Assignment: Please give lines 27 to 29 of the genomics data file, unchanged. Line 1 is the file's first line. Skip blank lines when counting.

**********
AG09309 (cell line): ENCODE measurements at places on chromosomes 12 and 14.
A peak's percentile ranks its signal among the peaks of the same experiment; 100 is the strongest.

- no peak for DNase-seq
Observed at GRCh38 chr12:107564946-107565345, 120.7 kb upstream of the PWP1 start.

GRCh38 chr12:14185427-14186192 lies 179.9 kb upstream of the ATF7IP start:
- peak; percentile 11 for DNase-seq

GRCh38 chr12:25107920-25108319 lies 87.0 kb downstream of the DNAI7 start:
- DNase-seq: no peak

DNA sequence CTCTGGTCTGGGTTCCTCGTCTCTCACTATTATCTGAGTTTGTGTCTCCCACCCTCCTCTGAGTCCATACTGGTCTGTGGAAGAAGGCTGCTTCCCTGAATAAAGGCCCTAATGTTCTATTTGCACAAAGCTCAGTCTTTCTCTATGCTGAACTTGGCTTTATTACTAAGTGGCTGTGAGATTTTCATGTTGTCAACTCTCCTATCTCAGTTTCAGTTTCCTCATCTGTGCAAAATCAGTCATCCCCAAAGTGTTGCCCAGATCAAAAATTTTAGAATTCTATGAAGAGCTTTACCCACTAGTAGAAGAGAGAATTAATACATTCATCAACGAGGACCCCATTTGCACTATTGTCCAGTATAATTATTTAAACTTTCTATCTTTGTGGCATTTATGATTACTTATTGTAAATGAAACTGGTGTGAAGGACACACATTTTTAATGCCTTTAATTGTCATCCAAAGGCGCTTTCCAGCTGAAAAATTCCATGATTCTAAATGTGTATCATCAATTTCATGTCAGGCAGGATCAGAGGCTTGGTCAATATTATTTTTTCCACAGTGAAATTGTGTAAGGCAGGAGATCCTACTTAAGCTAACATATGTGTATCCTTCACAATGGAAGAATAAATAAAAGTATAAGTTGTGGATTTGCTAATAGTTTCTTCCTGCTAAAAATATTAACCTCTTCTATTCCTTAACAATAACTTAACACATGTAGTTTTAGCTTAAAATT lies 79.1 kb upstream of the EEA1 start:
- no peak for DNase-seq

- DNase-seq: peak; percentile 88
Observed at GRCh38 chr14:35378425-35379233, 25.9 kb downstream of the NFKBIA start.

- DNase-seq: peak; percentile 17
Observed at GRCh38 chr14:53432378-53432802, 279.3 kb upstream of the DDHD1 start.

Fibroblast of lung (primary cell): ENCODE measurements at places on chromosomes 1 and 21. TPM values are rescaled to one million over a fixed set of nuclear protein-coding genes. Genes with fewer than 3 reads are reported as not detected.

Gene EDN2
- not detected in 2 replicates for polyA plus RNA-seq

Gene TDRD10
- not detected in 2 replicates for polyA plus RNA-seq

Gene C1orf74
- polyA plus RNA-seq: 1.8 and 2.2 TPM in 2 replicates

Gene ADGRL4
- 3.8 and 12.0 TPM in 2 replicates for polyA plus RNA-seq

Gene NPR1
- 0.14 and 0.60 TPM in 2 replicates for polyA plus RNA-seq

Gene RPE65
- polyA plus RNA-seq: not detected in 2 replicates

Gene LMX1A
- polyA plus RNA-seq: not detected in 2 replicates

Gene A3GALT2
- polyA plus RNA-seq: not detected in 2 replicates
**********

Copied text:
- polyA plus RNA-seq: not detected in 2 replicates

Gene LMX1A
- polyA plus RNA-seq: not detected in 2 replicates